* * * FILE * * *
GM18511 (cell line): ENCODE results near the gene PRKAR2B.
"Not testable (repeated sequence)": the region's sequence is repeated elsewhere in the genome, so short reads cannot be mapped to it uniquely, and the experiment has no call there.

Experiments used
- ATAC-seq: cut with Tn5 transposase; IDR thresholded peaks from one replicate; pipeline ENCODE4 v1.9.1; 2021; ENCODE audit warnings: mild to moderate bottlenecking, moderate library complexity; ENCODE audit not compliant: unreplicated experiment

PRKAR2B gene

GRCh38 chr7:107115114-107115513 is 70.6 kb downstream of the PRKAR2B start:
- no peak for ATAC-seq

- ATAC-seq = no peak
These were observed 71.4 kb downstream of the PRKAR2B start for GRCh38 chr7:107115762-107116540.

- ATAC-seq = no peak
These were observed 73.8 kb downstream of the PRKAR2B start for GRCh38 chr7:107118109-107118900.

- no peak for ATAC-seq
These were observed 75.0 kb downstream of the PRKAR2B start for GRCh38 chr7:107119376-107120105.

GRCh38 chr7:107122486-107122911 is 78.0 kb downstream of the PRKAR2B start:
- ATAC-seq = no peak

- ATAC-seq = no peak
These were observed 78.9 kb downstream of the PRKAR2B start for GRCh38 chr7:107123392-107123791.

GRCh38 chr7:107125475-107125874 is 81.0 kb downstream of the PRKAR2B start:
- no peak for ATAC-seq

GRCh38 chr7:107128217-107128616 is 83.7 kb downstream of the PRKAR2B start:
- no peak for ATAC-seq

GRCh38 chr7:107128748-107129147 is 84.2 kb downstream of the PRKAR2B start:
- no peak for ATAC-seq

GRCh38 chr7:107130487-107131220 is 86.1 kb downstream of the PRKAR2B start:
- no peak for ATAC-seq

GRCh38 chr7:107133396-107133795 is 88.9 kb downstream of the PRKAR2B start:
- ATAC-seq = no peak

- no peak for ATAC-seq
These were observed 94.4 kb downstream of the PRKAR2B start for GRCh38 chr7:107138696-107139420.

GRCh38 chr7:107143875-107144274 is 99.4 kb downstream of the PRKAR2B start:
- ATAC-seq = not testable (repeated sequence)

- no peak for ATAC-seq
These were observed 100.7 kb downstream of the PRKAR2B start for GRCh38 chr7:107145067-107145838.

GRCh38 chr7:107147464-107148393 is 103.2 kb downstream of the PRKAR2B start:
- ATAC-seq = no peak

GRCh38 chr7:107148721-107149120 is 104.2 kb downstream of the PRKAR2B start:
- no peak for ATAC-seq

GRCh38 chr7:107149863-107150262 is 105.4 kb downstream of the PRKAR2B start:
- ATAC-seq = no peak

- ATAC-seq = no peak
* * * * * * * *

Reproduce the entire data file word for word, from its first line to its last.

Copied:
GM18511 (cell line): ENCODE results near the gene PRKAR2B.
"Not testable (repeated sequence)": the region's sequence is repeated elsewhere in the genome, so short reads cannot be mapped to it uniquely, and the experiment has no call there.

Experiments used
- ATAC-seq: cut with Tn5 transposase; IDR thresholded peaks from one replicate; pipeline ENCODE4 v1.9.1; 2021; ENCODE audit warnings: mild to moderate bottlenecking, moderate library complexity; ENCODE audit not compliant: unreplicated experiment

PRKAR2B gene

GRCh38 chr7:107115114-107115513 is 70.6 kb downstream of the PRKAR2B start:
- no peak for ATAC-seq

- ATAC-seq = no peak
These were observed 71.4 kb downstream of the PRKAR2B start for GRCh38 chr7:107115762-107116540.

- ATAC-seq = no peak
These were observed 73.8 kb downstream of the PRKAR2B start for GRCh38 chr7:107118109-107118900.

- no peak for ATAC-seq
These were observed 75.0 kb downstream of the PRKAR2B start for GRCh38 chr7:107119376-107120105.

GRCh38 chr7:107122486-107122911 is 78.0 kb downstream of the PRKAR2B start:
- ATAC-seq = no peak

- ATAC-seq = no peak
These were observed 78.9 kb downstream of the PRKAR2B start for GRCh38 chr7:107123392-107123791.

GRCh38 chr7:107125475-107125874 is 81.0 kb downstream of the PRKAR2B start:
- no peak for ATAC-seq

GRCh38 chr7:107128217-107128616 is 83.7 kb downstream of the PRKAR2B start:
- no peak for ATAC-seq

GRCh38 chr7:107128748-107129147 is 84.2 kb downstream of the PRKAR2B start:
- no peak for ATAC-seq

GRCh38 chr7:107130487-107131220 is 86.1 kb downstream of the PRKAR2B start:
- no peak for ATAC-seq

GRCh38 chr7:107133396-107133795 is 88.9 kb downstream of the PRKAR2B start:
- ATAC-seq = no peak

- no peak for ATAC-seq
These were observed 94.4 kb downstream of the PRKAR2B start for GRCh38 chr7:107138696-107139420.

GRCh38 chr7:107143875-107144274 is 99.4 kb downstream of the PRKAR2B start:
- ATAC-seq = not testable (repeated sequence)

- no peak for ATAC-seq
These were observed 100.7 kb downstream of the PRKAR2B start for GRCh38 chr7:107145067-107145838.

GRCh38 chr7:107147464-107148393 is 103.2 kb downstream of the PRKAR2B start:
- ATAC-seq = no peak

GRCh38 chr7:107148721-107149120 is 104.2 kb downstream of the PRKAR2B start:
- no peak for ATAC-seq

GRCh38 chr7:107149863-107150262 is 105.4 kb downstream of the PRKAR2B start:
- ATAC-seq = no peak

- ATAC-seq = no peak